And I just looked it up: Manufacturer's recommended change interval for the 7.3L Powerstroke is 6 months/5,000 miles, except in severe duty conditions, where it's 3 months/3,000 miles. Everyone thinks their vehicle gets severe duty, but few do.

My late '99 Superduty Powerstroke 7.3 got changes every 10k miles and it had over 360k on it when it was totaled (rear ended while parked) last fall. The only parts that truck ever needed beyond normal wear items was a crank position sensor o-ring to fix an oil leak and the oil pressure sensor for the injectors. I did replace the valve cover gaskets (they have the injector and glow plug harnesses integrated) when I replaced all 8 glow plugs and I added cruise control by swapping in a cruise wheel and clock spring.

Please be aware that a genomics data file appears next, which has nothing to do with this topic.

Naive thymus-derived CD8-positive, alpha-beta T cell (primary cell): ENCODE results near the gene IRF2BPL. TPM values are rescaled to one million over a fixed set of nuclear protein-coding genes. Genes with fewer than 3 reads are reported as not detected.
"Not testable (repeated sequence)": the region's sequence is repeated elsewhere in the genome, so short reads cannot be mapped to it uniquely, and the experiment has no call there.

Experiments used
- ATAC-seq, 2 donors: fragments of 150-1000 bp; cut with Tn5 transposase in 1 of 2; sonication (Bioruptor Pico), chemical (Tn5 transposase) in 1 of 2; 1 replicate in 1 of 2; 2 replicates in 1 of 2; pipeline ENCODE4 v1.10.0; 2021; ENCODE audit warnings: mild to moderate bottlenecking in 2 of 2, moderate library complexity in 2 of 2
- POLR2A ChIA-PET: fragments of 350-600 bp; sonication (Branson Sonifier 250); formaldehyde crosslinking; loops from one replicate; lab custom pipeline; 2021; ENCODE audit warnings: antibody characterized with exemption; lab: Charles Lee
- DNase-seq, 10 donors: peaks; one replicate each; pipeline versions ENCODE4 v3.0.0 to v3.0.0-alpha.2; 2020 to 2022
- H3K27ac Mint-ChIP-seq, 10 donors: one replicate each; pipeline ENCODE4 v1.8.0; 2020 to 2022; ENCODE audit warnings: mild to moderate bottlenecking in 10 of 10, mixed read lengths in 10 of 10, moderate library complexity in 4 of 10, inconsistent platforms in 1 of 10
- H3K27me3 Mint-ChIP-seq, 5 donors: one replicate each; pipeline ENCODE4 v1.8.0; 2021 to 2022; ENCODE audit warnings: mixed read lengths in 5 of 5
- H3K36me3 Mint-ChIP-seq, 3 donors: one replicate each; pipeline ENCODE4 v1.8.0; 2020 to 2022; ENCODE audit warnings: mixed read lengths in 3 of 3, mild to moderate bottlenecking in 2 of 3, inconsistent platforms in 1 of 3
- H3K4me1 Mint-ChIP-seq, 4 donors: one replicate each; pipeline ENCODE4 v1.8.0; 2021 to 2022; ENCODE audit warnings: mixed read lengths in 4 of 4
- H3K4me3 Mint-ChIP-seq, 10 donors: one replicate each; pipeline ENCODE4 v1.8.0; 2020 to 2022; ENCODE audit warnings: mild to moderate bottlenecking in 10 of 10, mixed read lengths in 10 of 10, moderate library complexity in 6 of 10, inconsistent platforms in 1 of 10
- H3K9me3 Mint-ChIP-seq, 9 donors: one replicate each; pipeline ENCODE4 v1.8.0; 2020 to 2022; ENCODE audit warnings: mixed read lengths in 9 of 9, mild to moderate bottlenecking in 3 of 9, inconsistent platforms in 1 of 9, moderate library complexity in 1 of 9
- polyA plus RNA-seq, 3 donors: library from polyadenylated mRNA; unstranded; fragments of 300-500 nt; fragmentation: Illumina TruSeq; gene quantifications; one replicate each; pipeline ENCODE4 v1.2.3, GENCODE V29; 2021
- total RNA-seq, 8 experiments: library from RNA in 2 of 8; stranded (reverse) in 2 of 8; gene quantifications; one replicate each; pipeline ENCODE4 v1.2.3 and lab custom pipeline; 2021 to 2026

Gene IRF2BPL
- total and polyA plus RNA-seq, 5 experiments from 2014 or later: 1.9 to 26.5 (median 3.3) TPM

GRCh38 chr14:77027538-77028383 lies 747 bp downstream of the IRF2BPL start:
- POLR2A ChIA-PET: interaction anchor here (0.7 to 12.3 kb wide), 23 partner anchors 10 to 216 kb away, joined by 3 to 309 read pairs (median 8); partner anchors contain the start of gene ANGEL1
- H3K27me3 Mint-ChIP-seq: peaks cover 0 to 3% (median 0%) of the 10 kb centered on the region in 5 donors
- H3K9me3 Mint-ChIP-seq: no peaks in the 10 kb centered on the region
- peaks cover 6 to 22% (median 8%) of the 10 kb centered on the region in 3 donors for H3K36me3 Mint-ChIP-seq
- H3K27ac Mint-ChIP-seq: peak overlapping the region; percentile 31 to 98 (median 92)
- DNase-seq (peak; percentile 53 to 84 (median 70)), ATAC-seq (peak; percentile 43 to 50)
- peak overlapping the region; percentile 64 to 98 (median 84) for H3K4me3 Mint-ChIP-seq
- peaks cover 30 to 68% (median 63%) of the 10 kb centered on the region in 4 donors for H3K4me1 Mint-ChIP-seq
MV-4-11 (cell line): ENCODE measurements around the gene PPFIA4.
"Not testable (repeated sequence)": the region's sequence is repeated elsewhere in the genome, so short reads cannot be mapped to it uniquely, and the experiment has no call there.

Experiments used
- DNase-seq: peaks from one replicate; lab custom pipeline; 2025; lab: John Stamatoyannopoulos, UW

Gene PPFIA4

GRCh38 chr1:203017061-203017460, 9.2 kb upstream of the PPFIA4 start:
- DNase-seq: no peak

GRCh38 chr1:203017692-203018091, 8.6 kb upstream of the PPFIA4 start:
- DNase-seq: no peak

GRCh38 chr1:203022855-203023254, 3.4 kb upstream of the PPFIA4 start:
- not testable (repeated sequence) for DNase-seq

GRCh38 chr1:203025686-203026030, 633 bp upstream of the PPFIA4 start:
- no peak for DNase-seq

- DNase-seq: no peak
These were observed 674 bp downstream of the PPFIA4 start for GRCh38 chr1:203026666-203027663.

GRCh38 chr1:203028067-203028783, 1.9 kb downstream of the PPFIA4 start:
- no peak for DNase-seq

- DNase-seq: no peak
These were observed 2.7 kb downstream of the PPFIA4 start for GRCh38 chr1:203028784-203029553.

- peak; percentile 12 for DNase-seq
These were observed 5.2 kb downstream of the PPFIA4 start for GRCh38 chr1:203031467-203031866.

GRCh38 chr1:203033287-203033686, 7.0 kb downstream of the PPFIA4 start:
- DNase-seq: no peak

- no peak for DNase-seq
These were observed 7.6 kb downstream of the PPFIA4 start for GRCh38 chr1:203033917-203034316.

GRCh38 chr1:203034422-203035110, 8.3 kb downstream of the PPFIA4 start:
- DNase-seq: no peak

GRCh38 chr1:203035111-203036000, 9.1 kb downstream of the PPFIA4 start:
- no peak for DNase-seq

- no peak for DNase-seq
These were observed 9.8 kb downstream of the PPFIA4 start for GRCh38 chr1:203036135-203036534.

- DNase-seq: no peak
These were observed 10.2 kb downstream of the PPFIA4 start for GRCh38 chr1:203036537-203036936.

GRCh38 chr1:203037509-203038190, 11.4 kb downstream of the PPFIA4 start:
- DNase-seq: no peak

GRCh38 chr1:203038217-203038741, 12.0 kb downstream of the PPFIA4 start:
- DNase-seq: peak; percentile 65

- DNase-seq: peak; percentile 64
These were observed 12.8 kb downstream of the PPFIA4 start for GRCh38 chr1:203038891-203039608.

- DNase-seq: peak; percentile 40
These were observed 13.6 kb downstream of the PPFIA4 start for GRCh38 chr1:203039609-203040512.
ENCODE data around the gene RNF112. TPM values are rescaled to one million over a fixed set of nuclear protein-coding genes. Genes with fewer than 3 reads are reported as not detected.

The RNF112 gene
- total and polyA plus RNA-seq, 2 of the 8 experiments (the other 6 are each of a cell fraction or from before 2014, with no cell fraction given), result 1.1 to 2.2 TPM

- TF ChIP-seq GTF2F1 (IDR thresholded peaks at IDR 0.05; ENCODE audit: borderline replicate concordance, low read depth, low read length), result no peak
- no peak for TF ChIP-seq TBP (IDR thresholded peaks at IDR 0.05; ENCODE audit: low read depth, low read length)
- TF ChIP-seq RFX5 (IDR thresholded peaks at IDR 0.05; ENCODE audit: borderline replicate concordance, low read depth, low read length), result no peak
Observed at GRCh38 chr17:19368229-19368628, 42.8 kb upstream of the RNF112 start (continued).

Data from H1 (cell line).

When I was growing up my dad changed the oil in everything at 2k miles with Castrol GTX. Everyone told him he threw away better oil than they put in their cars
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Old February 1st, 2019, 06:09   #40
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Shoot, our old tow company had a fleet of trucks, mostly F-trucks with 7.3L, and they ran 15k mile service intervals, and they were all on the road after 300k+ miles, and had to be put BACK into service after they retired them, because before they could get their name off the side of them and get them to auction, all of their 6.0L replacement trucks blew up. All of them, 100%.